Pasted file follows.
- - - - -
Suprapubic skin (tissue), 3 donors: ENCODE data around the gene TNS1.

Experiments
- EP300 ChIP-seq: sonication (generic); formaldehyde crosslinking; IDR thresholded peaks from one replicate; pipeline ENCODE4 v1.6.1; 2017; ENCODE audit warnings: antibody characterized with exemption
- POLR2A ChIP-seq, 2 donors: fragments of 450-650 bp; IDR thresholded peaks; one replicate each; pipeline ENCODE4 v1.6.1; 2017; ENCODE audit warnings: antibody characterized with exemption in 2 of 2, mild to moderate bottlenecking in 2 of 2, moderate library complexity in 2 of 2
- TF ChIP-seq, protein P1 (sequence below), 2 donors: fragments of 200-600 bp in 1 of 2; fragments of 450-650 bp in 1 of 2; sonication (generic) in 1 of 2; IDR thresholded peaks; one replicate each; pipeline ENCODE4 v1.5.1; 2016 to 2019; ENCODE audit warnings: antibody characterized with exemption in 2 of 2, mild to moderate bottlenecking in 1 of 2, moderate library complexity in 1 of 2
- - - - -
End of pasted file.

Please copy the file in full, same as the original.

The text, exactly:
Suprapubic skin (tissue), 3 donors: ENCODE data around the gene TNS1.

Experiments
- EP300 ChIP-seq: sonication (generic); formaldehyde crosslinking; IDR thresholded peaks from one replicate; pipeline ENCODE4 v1.6.1; 2017; ENCODE audit warnings: antibody characterized with exemption
- POLR2A ChIP-seq, 2 donors: fragments of 450-650 bp; IDR thresholded peaks; one replicate each; pipeline ENCODE4 v1.6.1; 2017; ENCODE audit warnings: antibody characterized with exemption in 2 of 2, mild to moderate bottlenecking in 2 of 2, moderate library complexity in 2 of 2
- TF ChIP-seq, protein P1 (sequence below), 2 donors: fragments of 200-600 bp in 1 of 2; fragments of 450-650 bp in 1 of 2; sonication (generic) in 1 of 2; IDR thresholded peaks; one replicate each; pipeline ENCODE4 v1.5.1; 2016 to 2019; ENCODE audit warnings: antibody characterized with exemption in 2 of 2, mild to moderate bottlenecking in 1 of 2, moderate library complexity in 1 of 2